Fuel duty

Fuel duty

What is it?

Fuel duty is an excise duty on hydrocarbon oils, biofuels and road fuel gases such as liquid petroleum gas.

Petrol duty was introduced in 1908 at 3d (old pence, equivalent to 1.3 new pence) per gallon. Between 1978 and 1980 diesel was charged a higher rate than leaded petrol, and then again between 1982 and 1994 it attracted a higher rate than unleaded. After 1994 the diesel and unleaded rates were aligned. Between 1982 and 2000 a lower rate (by as much as 18 per cent) applied to diesel than leaded petrol. In 1988 the rate for unleaded was introduced at lower level than leaded petrol, to encourage motorists to switch. By 2000, the leaded rate was withdrawn when its sale was banned. Unleaded and diesel rates were aligned in 2001 and have remained so ever since.

In December 2008, fuel duty rose from 50.35p to 52.35p a litre. In April 2009, it rose again to 54.19p. In September it was increased yet again to 56.19p and then to 57.19p in April 2010. After the election, the coalition government increased it once more to 58.19p in October and then 58.95p in January 2011. Finally, in April 2011 it was cut to its current level of 57.95p.

What’s the problem with it?

It’s far too high and it’s economically damaging. There is some justification for fuel duty in principle. The degradation of local air quality and the contribution to climate change are both reasonable arguments for some level of particular tax on motoring fuel and all fuel, respectively. The problem is that these arguments only support a level of fuel duty much lower than the current rate.

Department for Business, Energy and Industrial Strategy assumptions for short-term traded carbon values in the emissions trading scheme reflect the cost of reducing carbon emissions elsewhere. Applying these to the emissions factor for petrol implies a carbon tax per litre of 1p in 2015, rising to 18p in 2030 (both at 2016 prices), when a single global carbon price is scheduled. Combined local and national road spending could justify another 19p. This 37p total should serve as a maximum, however, because the impact on local air quality and congestion is very weakly correlated with fuel combustion.[1] Road pricing (including congestion charges) deal with congestion while local emissions regulations (such as low emissions zones) are much less blunt tools than a national (or even local) fuel duty.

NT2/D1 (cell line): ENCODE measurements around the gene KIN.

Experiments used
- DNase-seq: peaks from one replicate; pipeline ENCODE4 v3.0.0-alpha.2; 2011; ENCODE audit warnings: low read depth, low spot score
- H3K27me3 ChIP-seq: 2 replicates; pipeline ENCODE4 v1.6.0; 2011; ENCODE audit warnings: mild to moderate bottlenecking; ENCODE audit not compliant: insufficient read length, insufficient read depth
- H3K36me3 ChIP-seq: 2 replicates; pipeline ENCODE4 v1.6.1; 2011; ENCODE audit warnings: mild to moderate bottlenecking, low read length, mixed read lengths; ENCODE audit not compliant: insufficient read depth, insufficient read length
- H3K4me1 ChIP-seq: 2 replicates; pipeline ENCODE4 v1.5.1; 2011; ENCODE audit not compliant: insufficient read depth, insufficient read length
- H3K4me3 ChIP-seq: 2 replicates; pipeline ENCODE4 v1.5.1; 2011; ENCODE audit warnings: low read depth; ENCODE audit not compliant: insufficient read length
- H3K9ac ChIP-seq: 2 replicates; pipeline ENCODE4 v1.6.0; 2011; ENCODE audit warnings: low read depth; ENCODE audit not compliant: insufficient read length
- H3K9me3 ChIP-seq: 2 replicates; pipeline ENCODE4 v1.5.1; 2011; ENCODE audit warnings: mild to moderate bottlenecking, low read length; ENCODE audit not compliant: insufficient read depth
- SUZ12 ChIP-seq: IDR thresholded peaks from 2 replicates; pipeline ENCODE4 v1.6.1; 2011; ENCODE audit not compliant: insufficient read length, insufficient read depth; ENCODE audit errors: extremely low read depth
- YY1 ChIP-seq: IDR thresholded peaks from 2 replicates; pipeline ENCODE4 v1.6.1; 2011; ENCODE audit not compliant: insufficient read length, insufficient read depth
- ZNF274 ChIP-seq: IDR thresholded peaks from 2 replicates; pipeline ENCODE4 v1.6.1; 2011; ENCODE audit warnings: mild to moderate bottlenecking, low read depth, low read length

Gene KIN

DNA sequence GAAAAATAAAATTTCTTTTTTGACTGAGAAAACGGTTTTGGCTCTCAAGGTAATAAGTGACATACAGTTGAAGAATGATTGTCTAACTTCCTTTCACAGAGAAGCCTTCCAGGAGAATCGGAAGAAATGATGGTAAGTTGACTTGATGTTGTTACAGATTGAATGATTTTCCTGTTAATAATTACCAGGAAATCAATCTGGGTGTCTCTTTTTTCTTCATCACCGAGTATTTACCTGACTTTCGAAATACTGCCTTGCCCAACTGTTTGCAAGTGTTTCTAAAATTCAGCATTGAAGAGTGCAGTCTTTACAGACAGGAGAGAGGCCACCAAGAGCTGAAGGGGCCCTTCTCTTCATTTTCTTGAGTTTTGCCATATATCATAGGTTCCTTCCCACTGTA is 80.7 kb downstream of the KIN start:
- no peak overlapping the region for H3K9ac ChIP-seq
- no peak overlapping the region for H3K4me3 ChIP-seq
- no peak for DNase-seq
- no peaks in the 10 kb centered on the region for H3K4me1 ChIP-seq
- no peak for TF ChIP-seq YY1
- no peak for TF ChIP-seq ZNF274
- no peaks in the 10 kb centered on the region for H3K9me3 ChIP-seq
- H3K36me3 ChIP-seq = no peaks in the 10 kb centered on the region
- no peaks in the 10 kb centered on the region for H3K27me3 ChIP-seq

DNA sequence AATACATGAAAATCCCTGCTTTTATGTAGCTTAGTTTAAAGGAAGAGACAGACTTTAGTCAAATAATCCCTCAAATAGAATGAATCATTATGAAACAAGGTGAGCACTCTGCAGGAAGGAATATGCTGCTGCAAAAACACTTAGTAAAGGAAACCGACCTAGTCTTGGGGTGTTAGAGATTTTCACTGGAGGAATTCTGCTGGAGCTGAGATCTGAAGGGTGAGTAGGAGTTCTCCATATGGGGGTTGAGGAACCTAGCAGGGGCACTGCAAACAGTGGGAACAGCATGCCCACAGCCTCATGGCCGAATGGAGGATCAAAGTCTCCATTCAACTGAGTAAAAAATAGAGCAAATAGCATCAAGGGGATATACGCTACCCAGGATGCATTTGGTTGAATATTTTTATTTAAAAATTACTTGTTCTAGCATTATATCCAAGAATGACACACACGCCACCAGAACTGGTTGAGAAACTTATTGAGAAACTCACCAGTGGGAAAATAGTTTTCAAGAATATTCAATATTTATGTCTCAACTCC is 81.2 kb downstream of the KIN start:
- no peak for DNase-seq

In addition to the economic damage all taxes inflict on the economy, fuel duty above the 37p a litre level indicated above has two specific problems. First, it distorts economic patterns of consumption and production. Secondly, it prevents workers from accessing potential jobs. This restricts economies of scale, reduces competitiveness and hinders industrial specialisation, resulting in lower income levels.

What should be done?

  1. Cut the rate by 5p a litre.
  2. Guarantee no rate rises until inflation brings the rate down to 37p in 2016 prices.

International Energy Agency data shows the UK had the highest rate of fuel taxes among 35 countries[2]

Country

Fuel duty (local)

Fuel duty (USD)

Fuel duty (% of UK)

Australia

0.392

0.295

33

Austria

0.482

0.535

60

Belgium

0.619

0.687

77

Canada

0.338

0.264

30

Chile

317.00

0.484

55

Czech Republic

12.840

0.522

59

Denmark

4.137

0.615

69

Estonia

0.423

0.469

53

Finland

0.681

0.756

85

France

0.624

0.693

78

Germany

0.655

0.727

82

Greece

0.670

0.744

84

Hungary

120.000

0.430

48

Iceland

69.860

0.530

60

Ireland

0.588

0.653

74

Israel

3.056

0.786

89

Italy

0.728

0.808

91

Japan

56.300

0.465

52

Korea

781.890

0.691

78

Latvia

0.411

0.457

51

Luxembourg

0.462

0.513

58

Mexico

0.000

0.000

0

Netherlands

0.744

0.859

97

New Zealand

0.671

0.468

53

Norway

5.820

0.722

81

Poland

1.669

0.443

50

Portugal

0.618

0.686

77

Slovak Republic

0.515

0.572

64

Slovenia

0.545

0.605

68

Spain

0.462

0.513

58

Sweden

5.575

0.661

75

Switzerland

0.735

0.764

86

Turkey

2.177

0.799

90

United Kingdom

0.580

0.887

100

United States

0.143

0.143

16

 



[1] See Meakin in Booth et al, Taxation, Government Spending & Economic Growth, IEA, 2016, https://iea.org.uk/publications/taxation-government-spending-economic-growth-in-brief/

[2] OECD, Tax Administration 2015 - Comparative Information on OECD and Other Advanced and Emerging Economies, 2015, Table 4.A4.6, http://www.oecd.org/ctp/consumption/Table-4.A4.6-Taxation-of-premium-unleaded-(94-96%20RON)-gasoline-(per%20litre)-2015.xls